When seeking finance for home improvements, one of the key factors which decides what options you have available is whether the property is in a mortgageable state.
Lenders deem a property to be mortgageable when it is fit for someone to live in. This sounds more restrictive than it actually is because as long as someone has the basic necessities to live in the property then some lenders will find this acceptable.
For example the property should be weather and watertight and should have a working kitchen and bathroom – even if this just consists of a microwave, sink and toilet.
A property can be in an unmortgageable state from the outset. Alternatively it can be as a result of the project going over budget and more money is needed to complete the work but the property is in an unmortgageable state at the moment. Either way, there are options available to raise additional finance.
Mortgage or Remortgage
If the property isn’t in a mortgageable state, it is still possible to get a mortgage or a remortgage though options are very limited.
If you do get one, the lender will place a retention on it – meaning you will not get the full amount to begin with until the work is completed and it is in a mortgageable state. This means you will need to finance the necessary home improvements and the shortfall to cover the purchase or the remortgage.
However if you are purchasing the property and the mortgage lender has identified the property as unmortgageable, you can always use this to your advantage to try to get the sale price reduced.
Another alternative to getting a remortgage is to take out a second charge. A second charge home improvement loan basically means you are paying two mortgages off on your property at once. A second charge can be beneficial if your current mortgage has a great rate, or perhaps there is high early repayment charges.
Second charges also have more flexible criteria surrounding unmortgageable properties, with some lenders willing to lend if there is evidence of the applicants intention to live, or history of living, within the property they are improving.
Another option entirely is instead of using a standard mortgage to purchase the property, you can use a bridging loan. Bridging loans are short-term loans secured on your property that are commonly used to “bridge” the gap between property transactions. Usually those transactions are buying a new property and selling their old one, or looking to renovate a property to sell or refinance a mortgage.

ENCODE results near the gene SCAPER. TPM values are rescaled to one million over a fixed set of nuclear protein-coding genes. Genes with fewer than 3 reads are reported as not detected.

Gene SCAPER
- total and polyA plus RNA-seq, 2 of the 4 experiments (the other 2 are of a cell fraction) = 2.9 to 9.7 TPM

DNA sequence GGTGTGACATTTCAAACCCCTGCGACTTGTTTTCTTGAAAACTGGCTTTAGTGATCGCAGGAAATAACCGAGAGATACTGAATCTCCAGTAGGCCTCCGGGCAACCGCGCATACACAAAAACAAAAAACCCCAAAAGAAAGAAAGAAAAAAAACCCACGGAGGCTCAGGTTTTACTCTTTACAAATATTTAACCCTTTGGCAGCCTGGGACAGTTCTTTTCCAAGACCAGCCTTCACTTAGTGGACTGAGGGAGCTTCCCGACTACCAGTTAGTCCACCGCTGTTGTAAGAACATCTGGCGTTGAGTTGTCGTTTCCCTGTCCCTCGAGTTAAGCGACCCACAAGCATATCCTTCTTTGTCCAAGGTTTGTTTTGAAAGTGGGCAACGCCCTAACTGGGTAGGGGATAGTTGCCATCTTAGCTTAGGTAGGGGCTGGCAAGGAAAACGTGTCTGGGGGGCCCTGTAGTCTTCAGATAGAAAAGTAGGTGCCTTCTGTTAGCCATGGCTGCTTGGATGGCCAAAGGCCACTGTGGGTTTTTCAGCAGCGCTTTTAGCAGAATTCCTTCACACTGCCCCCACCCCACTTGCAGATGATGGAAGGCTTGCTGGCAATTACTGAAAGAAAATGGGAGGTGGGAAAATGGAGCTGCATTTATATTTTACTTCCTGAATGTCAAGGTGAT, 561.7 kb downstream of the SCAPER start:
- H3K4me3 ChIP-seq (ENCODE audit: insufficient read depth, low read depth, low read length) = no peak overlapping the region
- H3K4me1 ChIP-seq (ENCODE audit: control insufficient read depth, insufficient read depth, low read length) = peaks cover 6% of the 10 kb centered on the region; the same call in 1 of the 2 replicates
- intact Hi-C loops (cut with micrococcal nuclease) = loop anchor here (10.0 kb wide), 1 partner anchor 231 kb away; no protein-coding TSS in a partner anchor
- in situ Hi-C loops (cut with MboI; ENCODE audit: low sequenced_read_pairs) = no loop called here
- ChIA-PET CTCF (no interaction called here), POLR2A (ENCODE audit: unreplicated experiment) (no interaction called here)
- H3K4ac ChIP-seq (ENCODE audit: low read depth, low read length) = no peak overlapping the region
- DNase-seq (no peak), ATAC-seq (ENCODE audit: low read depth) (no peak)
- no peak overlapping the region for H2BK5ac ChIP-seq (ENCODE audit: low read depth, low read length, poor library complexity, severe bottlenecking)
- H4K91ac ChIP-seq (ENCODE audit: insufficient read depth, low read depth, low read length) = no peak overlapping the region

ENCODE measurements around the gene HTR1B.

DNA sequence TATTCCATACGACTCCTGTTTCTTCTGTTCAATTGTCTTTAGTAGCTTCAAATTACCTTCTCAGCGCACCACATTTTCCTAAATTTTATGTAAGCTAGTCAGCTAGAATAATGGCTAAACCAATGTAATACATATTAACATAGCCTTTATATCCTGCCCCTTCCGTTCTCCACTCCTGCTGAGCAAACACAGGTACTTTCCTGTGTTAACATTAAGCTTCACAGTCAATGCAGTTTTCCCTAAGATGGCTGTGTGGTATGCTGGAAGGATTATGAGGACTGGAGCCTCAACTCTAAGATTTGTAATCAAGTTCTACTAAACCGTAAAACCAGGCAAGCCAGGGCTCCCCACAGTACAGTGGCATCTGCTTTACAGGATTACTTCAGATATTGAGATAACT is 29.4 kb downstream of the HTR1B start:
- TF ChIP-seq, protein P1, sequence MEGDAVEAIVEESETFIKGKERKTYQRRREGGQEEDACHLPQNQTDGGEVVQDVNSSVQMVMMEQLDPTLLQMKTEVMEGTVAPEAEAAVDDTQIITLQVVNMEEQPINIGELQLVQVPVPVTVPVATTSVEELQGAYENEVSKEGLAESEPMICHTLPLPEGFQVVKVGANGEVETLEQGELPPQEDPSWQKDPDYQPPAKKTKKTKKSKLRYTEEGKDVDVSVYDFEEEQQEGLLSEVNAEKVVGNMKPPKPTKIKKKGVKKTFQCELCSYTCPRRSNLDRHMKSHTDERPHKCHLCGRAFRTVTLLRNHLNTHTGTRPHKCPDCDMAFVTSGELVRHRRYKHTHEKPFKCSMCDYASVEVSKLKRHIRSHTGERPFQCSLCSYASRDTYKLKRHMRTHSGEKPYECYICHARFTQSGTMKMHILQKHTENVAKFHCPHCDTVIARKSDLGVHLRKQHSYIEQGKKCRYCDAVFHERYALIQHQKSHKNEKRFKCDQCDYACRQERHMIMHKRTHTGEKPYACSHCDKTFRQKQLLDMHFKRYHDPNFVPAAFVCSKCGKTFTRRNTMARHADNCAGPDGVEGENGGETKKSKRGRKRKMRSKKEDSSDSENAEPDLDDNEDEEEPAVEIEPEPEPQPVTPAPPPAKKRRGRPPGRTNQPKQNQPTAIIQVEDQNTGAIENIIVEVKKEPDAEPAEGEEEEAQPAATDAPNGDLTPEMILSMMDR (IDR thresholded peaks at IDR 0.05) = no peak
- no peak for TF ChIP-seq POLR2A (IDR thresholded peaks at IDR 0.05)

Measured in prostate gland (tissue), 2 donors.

For a bridging loan, the most important thing you need is the exit as lenders will be lending you a substantial sum of money with very short terms (commonly 1-2 years) so your exit will need to be reliable. For most people looking for home improvements the exit would be either refinance with a mortgage if you intend to live there or rent it out. If you are buying a property as a renovation project with the intention to sell then the sale of the property is the exit.
However you need to make sure the exit covers the entirety of the bridging loan.
Be warned rates are substantially higher (rates from 0.5% to 1.0% per month are not uncommon) than a remortgage so any delays in the project or falling behind schedule can be costly. Furthermore, lenders often add the interest payments to the initial loan amount and then charge interest on this figure as you are in effect borrowing the money for the interest payments. The benefit of this, however, is you don’t need to have the spare cash flow available to pay the interest each month.
Finally, bridging loans are used in a business setting by property developers and these loans do not need to be regulated by the Financial Conduct Authority so if you are not a business you need to ensure your lender is regulated by them to ensure you are protected.
Offering another property as security
This option isn’t available to everyone but if you own another property which is in a mortgageable state then it may be possible to secure finance on this property for the property that is unmortgageable.
You can remortgage this property or raise a second charge loan on it or use it as an exit as part of a bridging loan which maybe more straightforward than securing finance on the property which you are improving.
Personal Loan / Credit Card
If the improvements you need to make to your property to make it mortgageable are fairly minor and are comparatively cheap e.g. perhaps you just need to fit a basic kitchen with some appliances then it may be possible to do this on a personal loan or by taking advantage of a credit card with a 0% interest rate introductory period.
As these types of loans are unsecured they are comparatively more expensive to borrow (after any introductory discount) and a greater emphasis is placed on your credit history when applying. However, if you can complete the work and pay off the balance each month then it maybe an option. It is also worth noting credit cards do offer protection if goods are found to be sub-standard.
Peer To Peer Lending
A fairly new example of lending is Peer To Peer (known as P2P). P2P lending is similar to crowd funding where investors lend money to you online but unlike crowd funding you pay them back with interest which is then split between the investors in proportion to the amount of money they offered to begin with.
The main advantages are often the rate is fixed for the duration and it is fairly quick to get an approval. However you do have to pitch the idea to potential investors on the platforms and this area of lending is very much in its infancy so at the moment regulation is not quite as stringent or will protect you as much as it would borrowing through alternative channels.
Promise Money has over 30 years experience in underwriting complex secured loans. Talk to one of our underwriters on 01902 585020 to discuss your options.